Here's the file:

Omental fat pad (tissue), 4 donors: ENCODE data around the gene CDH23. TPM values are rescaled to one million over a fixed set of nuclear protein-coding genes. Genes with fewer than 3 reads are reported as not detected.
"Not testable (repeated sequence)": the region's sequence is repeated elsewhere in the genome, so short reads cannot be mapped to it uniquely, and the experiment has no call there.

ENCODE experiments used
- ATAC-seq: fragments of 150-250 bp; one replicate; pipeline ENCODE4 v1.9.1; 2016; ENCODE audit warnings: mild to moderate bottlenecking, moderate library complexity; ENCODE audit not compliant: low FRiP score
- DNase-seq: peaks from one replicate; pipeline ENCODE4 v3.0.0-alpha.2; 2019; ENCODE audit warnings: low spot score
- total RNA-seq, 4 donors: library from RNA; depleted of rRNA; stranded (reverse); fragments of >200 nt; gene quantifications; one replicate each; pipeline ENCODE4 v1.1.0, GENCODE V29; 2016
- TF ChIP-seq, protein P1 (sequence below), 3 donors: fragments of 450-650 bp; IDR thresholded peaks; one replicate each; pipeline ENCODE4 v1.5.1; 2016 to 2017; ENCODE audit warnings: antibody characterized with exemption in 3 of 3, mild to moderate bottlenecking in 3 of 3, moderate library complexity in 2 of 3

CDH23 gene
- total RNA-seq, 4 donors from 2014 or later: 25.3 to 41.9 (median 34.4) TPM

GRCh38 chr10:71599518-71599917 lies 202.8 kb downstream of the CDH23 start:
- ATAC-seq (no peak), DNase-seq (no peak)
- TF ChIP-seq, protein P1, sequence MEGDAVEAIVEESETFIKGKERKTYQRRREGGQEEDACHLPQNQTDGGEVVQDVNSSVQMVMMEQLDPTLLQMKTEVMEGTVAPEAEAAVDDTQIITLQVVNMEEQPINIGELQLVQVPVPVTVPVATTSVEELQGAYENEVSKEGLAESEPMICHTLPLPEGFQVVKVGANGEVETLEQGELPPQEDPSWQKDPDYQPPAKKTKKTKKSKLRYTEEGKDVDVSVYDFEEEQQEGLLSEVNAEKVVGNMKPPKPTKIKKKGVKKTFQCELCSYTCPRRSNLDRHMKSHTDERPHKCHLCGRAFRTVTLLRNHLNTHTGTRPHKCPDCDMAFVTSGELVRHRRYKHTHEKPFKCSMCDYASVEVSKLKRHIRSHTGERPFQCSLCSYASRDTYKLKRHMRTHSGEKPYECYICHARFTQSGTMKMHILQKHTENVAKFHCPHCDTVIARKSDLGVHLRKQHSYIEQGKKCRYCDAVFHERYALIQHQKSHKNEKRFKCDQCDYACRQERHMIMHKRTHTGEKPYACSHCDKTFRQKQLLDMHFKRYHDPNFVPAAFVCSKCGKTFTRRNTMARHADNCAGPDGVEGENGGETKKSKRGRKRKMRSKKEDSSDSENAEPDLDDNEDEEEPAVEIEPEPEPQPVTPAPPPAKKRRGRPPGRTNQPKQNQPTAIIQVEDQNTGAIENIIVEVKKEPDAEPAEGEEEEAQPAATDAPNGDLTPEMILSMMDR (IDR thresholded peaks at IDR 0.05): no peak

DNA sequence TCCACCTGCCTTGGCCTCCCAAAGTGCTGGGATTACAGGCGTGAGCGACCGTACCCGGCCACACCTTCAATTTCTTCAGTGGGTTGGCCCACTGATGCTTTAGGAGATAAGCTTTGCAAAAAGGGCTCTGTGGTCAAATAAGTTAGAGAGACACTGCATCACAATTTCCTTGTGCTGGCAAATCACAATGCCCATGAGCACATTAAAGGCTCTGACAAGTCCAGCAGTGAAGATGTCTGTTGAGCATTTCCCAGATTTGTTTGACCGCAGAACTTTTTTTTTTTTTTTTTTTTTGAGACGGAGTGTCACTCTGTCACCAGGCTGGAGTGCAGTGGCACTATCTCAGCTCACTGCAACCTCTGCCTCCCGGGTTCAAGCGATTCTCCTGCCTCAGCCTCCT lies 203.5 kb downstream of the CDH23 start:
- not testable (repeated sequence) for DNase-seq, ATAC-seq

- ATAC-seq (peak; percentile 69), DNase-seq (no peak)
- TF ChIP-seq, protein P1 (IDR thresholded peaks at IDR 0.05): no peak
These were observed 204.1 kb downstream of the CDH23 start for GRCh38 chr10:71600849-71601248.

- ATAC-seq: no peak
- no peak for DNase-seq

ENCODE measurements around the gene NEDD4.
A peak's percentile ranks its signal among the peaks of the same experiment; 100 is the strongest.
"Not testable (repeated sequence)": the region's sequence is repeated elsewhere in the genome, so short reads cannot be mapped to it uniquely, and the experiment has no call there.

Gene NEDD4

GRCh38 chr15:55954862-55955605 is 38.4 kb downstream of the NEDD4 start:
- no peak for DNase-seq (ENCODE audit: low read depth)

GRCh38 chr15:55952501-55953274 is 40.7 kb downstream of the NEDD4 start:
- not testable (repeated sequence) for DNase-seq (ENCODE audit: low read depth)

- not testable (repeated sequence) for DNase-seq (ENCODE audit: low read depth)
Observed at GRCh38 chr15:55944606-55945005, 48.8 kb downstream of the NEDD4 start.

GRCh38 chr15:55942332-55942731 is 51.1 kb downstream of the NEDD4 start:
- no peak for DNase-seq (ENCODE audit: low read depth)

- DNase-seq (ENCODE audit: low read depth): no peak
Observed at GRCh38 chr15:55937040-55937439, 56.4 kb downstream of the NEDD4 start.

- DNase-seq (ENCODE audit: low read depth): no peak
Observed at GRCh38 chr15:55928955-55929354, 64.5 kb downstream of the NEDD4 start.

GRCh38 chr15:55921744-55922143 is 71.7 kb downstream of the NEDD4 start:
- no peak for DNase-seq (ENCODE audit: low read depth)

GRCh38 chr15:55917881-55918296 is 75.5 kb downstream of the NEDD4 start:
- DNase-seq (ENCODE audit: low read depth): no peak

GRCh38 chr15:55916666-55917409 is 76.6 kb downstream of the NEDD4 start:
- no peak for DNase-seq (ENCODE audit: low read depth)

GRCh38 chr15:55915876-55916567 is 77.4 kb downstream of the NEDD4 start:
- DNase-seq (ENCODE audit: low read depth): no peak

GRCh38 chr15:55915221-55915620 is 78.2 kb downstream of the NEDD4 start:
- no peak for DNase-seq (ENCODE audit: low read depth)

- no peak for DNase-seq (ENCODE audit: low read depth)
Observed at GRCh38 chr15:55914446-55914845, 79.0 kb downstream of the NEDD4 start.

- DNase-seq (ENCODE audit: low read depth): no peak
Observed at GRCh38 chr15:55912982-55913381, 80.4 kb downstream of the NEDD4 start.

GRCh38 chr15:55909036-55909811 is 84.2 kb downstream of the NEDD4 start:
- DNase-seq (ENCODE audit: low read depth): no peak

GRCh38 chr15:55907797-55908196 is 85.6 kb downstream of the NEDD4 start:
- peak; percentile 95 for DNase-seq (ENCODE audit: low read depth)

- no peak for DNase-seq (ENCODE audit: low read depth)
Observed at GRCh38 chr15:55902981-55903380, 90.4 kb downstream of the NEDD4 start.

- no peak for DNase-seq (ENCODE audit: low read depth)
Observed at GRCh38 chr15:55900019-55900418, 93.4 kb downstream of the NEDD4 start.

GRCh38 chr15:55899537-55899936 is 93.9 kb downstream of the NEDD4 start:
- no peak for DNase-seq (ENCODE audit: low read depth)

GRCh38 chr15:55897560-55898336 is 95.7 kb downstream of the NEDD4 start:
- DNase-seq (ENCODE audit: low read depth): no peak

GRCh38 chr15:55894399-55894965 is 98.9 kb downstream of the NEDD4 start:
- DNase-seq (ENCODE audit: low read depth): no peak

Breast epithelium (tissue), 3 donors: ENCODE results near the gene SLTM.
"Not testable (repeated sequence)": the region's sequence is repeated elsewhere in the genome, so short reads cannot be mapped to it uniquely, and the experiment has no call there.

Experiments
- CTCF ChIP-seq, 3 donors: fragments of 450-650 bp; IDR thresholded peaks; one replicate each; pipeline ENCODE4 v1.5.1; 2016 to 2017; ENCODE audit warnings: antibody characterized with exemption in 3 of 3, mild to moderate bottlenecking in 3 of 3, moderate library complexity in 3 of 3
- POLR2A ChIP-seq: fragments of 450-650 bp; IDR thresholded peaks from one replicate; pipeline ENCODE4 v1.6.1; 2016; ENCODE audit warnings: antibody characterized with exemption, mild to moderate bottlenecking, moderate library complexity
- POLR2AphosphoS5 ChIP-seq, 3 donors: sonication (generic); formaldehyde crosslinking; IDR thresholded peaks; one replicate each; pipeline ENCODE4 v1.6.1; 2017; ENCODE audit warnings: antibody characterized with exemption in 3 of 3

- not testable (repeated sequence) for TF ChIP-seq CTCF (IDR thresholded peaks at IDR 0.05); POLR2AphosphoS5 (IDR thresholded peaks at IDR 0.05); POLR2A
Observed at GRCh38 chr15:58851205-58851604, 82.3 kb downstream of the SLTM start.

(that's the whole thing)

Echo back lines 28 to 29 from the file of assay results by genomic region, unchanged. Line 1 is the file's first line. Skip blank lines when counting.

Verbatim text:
- not testable (repeated sequence) for DNase-seq (ENCODE audit: low read depth)
Observed at GRCh38 chr15:55944606-55945005, 48.8 kb downstream of the NEDD4 start.